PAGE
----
Tagged: Ravedeath 1972

Tim Hecker – Ravedeath, 1972

What: As I write this i’m still somewhat awestruck by the Tim Hecker concert I underwent four days ago. For all the music I recommend applies -in my opinion- that it’s not only, or just, suited as accompaniment to a book. On its own, the music in each post can be a great experience. So when I was sitting in a almost completely darkened theater (the only light came from the escape exit signs) I did not even missed the input to the, somewhat deficient, eye-sight most humans are lucky enough to be born with. Just sitting there with my eyes closed (for even the light from the escape exit signs was to much then) I was experiencing this phenomenal music and as my eyes got some rest my mind took over and I visualised and hallucinated my way through an hour full of the most unintelligible sounds and intestine-stimulating drones.

It is possible to (re)create this experience at home, but difficult to do so without destroying the last bits of friendliness your neighbours hold for you. So perhaps it will be better to turn the volume down from the deterrent ‘twelve’ to a more modest, and indeed pusillanimous, level. Then you go grab a book and you will be able to experience another side to this wonderful music by Tim Hecker.

With: Carson McCullers – the heart is a lonely hunter
For me projection-without-reflection is the concept of this novel. All characters surrounding the deaf protagonist (John Singer!) are projecting their dreams, beliefs and struggles on this man by talking to him, and since he is not able to communicate via spoken word (nobody has the patience or sense to communicate through different means) they seem to be unable to do something with their plans. Perhaps even worse (or the cause of the lack of reflection) is that they don’t get what the protagonist himself is feeling. All the while Singer struggles with these same problems because and old friend just seems to ignore him – and perhaps this goes on ad infinitum.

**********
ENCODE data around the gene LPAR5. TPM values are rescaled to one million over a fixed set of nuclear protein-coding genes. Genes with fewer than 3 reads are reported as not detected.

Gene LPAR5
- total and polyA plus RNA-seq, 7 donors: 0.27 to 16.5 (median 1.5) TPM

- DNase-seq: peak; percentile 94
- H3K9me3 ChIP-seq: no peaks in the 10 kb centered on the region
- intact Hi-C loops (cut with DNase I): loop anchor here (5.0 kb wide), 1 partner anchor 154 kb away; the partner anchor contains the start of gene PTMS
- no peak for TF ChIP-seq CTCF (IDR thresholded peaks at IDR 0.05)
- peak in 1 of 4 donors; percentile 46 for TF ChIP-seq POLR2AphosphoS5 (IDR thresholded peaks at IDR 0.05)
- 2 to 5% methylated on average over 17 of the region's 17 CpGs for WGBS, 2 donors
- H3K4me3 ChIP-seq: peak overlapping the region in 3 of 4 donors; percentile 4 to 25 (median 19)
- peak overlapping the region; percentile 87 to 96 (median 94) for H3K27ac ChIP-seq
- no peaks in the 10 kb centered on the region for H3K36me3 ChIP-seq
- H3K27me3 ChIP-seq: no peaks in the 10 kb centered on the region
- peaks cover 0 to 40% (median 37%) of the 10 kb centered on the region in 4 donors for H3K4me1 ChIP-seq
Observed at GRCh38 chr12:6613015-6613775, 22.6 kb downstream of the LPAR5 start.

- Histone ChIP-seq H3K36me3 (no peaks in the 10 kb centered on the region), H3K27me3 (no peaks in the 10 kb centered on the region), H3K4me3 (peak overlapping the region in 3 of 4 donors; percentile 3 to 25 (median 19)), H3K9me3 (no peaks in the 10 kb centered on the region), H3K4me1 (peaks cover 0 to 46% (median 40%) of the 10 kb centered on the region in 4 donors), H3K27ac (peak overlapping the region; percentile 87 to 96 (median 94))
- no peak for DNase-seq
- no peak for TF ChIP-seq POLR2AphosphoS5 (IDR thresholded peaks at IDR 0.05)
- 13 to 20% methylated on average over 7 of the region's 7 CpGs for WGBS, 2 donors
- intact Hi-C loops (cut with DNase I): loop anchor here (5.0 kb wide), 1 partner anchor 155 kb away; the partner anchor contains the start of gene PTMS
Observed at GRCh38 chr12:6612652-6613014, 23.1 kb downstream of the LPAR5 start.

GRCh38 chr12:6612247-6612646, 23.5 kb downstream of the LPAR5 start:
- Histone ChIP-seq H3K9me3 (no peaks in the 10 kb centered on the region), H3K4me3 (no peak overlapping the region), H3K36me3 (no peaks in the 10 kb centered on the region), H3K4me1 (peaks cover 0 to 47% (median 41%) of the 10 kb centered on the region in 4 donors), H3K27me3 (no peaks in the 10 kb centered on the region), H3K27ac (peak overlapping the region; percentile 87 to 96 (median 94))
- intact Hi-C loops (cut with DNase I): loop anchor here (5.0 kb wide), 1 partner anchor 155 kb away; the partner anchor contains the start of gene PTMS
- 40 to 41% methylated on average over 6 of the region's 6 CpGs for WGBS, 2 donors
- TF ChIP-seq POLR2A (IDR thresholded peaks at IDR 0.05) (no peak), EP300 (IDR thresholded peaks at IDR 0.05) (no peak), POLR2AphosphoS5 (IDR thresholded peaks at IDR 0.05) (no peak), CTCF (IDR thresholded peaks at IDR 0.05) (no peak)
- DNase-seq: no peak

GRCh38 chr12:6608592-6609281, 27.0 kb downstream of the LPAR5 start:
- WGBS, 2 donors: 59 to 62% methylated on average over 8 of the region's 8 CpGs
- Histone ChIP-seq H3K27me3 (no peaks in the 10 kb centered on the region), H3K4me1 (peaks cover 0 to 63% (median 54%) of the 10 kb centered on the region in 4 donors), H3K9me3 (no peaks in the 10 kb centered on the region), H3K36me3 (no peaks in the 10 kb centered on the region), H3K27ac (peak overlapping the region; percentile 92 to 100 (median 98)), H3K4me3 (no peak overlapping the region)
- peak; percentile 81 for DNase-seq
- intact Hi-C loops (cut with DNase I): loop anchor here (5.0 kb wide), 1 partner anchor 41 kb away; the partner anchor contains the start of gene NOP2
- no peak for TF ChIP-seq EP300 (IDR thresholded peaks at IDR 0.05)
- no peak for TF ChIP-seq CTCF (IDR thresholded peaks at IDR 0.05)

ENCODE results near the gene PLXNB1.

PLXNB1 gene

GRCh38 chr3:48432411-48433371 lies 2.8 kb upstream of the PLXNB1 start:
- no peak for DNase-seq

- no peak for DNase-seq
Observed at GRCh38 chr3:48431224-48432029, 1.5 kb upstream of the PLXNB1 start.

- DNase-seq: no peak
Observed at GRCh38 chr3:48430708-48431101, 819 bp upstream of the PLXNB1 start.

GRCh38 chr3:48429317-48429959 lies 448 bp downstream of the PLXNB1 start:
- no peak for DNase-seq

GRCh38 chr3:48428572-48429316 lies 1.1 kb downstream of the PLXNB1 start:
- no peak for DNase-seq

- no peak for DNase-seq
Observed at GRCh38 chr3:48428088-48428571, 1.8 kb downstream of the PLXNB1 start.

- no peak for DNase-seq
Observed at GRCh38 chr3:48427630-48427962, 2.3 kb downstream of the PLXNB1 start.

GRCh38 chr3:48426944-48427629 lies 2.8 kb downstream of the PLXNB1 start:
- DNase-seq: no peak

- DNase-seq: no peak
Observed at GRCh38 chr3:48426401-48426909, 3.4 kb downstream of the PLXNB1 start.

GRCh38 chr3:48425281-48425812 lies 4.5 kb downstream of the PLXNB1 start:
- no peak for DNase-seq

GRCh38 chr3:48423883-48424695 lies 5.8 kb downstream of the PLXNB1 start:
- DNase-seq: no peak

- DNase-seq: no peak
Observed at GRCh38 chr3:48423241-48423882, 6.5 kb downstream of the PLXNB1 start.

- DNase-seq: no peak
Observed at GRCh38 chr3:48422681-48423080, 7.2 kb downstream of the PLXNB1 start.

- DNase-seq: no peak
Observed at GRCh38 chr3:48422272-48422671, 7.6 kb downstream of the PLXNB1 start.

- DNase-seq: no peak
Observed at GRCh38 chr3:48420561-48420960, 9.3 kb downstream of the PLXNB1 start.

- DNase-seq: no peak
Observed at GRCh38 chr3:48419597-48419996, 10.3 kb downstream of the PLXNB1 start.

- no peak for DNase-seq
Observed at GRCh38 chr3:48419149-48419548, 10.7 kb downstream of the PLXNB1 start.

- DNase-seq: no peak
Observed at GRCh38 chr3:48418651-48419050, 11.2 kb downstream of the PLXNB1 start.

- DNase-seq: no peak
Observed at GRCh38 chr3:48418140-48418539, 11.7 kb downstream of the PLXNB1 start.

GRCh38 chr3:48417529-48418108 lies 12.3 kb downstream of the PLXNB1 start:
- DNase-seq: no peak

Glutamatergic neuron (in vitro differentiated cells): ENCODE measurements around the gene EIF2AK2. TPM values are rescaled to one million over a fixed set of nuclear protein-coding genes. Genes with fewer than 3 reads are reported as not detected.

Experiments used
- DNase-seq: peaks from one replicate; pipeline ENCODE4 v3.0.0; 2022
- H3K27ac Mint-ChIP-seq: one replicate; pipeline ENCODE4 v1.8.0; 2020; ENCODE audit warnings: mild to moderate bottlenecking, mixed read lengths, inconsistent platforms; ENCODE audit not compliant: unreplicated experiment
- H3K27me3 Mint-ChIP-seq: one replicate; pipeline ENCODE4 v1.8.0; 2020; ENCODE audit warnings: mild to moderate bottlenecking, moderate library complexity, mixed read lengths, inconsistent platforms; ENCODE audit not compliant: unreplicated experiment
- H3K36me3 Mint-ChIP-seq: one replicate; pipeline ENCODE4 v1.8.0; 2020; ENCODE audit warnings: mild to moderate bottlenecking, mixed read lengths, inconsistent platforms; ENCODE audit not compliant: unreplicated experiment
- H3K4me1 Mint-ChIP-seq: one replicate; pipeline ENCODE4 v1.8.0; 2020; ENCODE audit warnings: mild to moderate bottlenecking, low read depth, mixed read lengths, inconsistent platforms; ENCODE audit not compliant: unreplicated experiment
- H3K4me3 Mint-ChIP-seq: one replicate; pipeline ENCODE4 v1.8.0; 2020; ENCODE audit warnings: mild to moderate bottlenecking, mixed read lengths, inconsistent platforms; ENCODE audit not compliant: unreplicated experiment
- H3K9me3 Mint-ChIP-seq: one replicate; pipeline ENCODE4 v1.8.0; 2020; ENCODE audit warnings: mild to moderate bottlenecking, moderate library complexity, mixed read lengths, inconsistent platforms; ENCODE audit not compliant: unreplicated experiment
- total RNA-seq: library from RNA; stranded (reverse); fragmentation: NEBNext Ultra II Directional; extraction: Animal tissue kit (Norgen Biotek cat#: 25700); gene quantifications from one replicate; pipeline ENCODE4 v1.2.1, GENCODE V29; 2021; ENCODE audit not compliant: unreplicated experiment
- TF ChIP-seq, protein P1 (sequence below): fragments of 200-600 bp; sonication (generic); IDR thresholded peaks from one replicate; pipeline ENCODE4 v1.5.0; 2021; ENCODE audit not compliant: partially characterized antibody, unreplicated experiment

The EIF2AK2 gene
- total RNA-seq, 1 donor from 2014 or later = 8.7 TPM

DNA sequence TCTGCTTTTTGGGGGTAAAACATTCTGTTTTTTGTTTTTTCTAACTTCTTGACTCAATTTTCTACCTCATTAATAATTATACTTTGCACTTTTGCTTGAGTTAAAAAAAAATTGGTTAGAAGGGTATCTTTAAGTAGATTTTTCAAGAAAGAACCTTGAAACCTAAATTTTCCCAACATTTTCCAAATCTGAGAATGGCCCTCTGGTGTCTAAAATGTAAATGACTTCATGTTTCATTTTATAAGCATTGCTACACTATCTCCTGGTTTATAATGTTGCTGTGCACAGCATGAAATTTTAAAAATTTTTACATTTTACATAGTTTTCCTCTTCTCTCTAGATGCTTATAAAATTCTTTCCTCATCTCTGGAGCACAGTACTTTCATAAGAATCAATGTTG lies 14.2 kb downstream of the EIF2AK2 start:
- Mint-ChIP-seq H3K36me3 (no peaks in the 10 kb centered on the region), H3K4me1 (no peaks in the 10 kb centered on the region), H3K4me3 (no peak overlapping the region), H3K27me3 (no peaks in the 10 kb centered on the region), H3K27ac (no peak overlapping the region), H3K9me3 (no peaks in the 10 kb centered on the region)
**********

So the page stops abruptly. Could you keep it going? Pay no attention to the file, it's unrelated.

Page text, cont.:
It is my sincere belief that one of most important functions literature has to offer, is in its ability to reflect your own thoughts and emotions upon you. In doing so clear-up latent thoughts and feelings, in hindsight it could even illuminate motives. All though there’s always the chance of being over-analytical. The heart is a lonely hunter has not only the illuminating qualities I just mentioned, but also has the potential of showing you that both friendship and frugality can, and perhaps should, have these same qualities.